Estate Planning Challenges Faced by Non-Citizen US Residents

Generally, if you are domiciled in the United States (US) at death, your estate is subject to US estate taxes. The determination of domicile is subjective. If you are a permanent resident, however, and have a green card, you will undoubtedly be considered domiciled in the US.  But does that mean that you are treated the same as a US citizen?  The answer is No.  Although, just like a US citizen, a permanent resident is subject to estate taxes on all of his or her worldwide assets; unlike a US citizen, if a non-citizen inherits property from their spouse (regardless of whether or not that spouse was a US Citizen) they do not receive the benefit of the unlimited marital deduction on the assets they receive.

Elimination of The Marital Deduction for Non-Citizens

The marital deduction was originally established to assist families by considering husbands and wives as a single-family unit.  Accordingly, it was felt that only transfers to third parties should be taxed, thereby deferring any potential estate tax until the death of the surviving spouse. Congress later realized, however, that should a non-citizen spouse decide to return to his or her country of origin after the death of their spouse, they would be able to avoid estate tax on any property held outside of  the US.  Accordingly, Congress decided to eliminate the marital deduction on estates passing to non-citizens. Loss of the marital deduction can be devastating to an estate, particularly if the amount of the estate exceeds the exemption amount ($5,490,000 in 2017).  In that event, a 40% estate tax would be imposed on the excess.

How Estate Planning using a Qualified Domestic Trust can Help

trusts and wills attorney in marylandFortunately, Congress provided exceptions to the general rule that disallows the marital deduction for the non-citizen spouse beneficiary. The most obvious of these is for the non-citizen surviving spouse to become a US citizen prior to the date by which the decedent’s estate tax return is filed.   For many, a more feasible estate planning alternative is to establish a Qualified Domestic Trust (“QDOT”).  Similar to the typical marital deduction trust often used in estate planning, transferring assets from the decedent spouse to a QDOT allows the inheriting non-citizen spouse beneficiary to receive the benefit of the unlimited marital deduction and avoid estate tax at the first death. Unlike the typical marital trust, however, if the trustee distributes principal to the non-citizen spouse beneficiary, the distribution will be treated as if it never qualified for the marital deduction and an estate tax will be incurred.  Consequently, if income distributions are insufficient to meet the cash needs of the inheriting non-citizen spouse, other estate planning vehicles (such as purchasing life insurance naming the non-citizen spouse as beneficiary) should be considered.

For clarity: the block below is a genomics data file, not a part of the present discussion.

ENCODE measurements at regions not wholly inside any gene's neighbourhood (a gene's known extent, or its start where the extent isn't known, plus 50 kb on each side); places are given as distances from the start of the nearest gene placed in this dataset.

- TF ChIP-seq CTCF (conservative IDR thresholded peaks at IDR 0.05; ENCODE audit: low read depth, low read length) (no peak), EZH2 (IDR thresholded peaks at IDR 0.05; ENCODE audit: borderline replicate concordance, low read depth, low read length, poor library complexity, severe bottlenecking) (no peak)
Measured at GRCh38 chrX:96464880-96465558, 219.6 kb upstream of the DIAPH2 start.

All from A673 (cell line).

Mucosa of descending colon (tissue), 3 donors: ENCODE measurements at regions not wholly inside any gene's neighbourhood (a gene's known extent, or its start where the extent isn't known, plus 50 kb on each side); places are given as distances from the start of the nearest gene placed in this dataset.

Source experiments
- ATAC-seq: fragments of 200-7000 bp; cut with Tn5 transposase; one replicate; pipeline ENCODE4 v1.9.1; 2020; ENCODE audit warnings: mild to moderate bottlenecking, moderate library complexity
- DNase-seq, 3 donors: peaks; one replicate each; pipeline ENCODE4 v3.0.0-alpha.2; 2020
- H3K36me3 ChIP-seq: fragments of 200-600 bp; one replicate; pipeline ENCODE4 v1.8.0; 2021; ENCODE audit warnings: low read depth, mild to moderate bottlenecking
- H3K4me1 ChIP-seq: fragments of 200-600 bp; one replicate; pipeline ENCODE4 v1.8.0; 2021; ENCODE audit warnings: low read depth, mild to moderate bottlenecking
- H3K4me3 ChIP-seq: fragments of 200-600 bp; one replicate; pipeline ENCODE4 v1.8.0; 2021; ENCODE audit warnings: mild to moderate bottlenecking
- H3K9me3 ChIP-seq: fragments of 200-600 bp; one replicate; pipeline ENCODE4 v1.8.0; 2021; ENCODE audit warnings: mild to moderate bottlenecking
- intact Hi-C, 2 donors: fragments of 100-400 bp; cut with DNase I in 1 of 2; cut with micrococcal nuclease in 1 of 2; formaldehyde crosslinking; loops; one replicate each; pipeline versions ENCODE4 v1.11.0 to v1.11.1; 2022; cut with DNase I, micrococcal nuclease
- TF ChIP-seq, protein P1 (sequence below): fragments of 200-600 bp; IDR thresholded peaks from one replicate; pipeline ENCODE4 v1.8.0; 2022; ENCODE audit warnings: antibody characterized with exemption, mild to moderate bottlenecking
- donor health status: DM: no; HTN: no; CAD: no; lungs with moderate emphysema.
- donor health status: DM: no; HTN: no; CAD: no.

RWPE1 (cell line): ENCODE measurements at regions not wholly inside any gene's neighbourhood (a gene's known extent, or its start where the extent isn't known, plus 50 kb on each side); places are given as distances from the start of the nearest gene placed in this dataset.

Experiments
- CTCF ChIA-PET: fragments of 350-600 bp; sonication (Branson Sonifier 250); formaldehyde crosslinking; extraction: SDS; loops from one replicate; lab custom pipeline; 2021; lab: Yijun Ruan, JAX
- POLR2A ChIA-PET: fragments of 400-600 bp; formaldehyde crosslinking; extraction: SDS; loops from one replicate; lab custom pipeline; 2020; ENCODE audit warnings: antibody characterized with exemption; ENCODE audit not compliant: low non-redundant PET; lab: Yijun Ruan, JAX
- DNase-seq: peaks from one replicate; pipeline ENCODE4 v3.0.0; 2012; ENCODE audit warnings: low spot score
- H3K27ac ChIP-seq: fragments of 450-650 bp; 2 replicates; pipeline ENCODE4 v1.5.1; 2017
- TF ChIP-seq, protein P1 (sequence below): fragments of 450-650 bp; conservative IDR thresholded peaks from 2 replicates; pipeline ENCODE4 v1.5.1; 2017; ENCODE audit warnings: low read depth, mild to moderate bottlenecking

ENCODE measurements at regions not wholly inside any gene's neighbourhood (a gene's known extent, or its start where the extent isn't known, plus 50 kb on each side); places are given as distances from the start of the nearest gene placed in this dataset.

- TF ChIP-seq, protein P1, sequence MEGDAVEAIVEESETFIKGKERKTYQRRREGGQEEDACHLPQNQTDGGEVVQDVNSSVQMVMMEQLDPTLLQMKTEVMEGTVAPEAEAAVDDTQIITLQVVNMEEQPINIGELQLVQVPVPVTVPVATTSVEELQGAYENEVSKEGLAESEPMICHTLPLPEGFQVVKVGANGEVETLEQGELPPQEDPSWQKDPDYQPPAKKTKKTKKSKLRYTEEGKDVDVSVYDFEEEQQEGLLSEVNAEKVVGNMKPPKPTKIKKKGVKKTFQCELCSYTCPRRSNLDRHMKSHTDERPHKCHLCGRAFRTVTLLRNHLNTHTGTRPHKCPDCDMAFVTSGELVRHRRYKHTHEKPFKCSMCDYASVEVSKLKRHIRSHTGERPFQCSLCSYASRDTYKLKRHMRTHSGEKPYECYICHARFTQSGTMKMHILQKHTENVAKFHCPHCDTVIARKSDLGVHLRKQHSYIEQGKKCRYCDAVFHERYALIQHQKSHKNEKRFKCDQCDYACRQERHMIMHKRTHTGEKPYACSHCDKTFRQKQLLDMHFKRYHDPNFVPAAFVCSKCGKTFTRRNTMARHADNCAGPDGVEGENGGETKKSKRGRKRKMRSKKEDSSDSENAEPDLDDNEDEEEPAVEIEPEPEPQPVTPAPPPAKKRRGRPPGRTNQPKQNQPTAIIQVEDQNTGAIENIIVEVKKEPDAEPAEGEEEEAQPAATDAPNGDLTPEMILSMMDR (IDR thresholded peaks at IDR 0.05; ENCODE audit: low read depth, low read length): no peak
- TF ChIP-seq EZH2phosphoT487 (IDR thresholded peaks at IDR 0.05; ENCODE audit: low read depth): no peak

Other challenges occur when the value of the assets in the QDOT are greater than $2 million. In that event, the QDOT must either (i) name a US bank or trust company as trustee, or (ii) provide for the posting of a bond or letter of credit in the amount of 65% of the value of the QDOT.

QDOT’s can be complicated. Although they can be of substantial benefit, they are not necessarily the right choice for every non-citizen beneficiary.  You should have a thorough discussion with an experienced estate planning attorney before considering a QDOT as part of your estate plan.

Consult a Qualified Estate Planning Attorney

Clifford M. Cohen has been practicing law for nearly 40 years and is also a member of the Trusts and Estates Section of the D.C. and Montgomery County Bar Associations. For assistance with everything related to estate planning and elder law, contact Cliff for your free consultation today. He’ll do what he can to create the best possible outcome for your situation.